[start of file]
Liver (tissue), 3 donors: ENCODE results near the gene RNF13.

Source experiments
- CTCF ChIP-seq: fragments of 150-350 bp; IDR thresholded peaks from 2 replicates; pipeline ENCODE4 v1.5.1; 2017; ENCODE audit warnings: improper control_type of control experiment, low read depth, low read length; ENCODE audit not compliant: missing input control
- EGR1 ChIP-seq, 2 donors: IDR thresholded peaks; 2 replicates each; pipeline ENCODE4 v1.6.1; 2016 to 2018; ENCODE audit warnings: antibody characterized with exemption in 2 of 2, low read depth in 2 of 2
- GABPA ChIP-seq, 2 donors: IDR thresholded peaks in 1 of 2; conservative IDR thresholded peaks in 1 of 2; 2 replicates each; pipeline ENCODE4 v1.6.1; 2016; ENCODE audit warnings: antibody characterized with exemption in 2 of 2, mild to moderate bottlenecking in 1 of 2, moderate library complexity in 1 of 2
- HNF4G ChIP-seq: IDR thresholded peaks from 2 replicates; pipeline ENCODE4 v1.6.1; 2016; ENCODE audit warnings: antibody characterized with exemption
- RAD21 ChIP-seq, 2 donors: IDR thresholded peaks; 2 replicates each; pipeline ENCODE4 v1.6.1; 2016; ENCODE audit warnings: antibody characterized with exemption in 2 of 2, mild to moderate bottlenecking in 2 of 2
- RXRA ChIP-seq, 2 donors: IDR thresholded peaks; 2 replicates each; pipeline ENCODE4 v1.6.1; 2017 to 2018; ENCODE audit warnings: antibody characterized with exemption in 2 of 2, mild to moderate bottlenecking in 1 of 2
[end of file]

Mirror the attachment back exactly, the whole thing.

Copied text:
Liver (tissue), 3 donors: ENCODE results near the gene RNF13.

Source experiments
- CTCF ChIP-seq: fragments of 150-350 bp; IDR thresholded peaks from 2 replicates; pipeline ENCODE4 v1.5.1; 2017; ENCODE audit warnings: improper control_type of control experiment, low read depth, low read length; ENCODE audit not compliant: missing input control
- EGR1 ChIP-seq, 2 donors: IDR thresholded peaks; 2 replicates each; pipeline ENCODE4 v1.6.1; 2016 to 2018; ENCODE audit warnings: antibody characterized with exemption in 2 of 2, low read depth in 2 of 2
- GABPA ChIP-seq, 2 donors: IDR thresholded peaks in 1 of 2; conservative IDR thresholded peaks in 1 of 2; 2 replicates each; pipeline ENCODE4 v1.6.1; 2016; ENCODE audit warnings: antibody characterized with exemption in 2 of 2, mild to moderate bottlenecking in 1 of 2, moderate library complexity in 1 of 2
- HNF4G ChIP-seq: IDR thresholded peaks from 2 replicates; pipeline ENCODE4 v1.6.1; 2016; ENCODE audit warnings: antibody characterized with exemption
- RAD21 ChIP-seq, 2 donors: IDR thresholded peaks; 2 replicates each; pipeline ENCODE4 v1.6.1; 2016; ENCODE audit warnings: antibody characterized with exemption in 2 of 2, mild to moderate bottlenecking in 2 of 2
- RXRA ChIP-seq, 2 donors: IDR thresholded peaks; 2 replicates each; pipeline ENCODE4 v1.6.1; 2017 to 2018; ENCODE audit warnings: antibody characterized with exemption in 2 of 2, mild to moderate bottlenecking in 1 of 2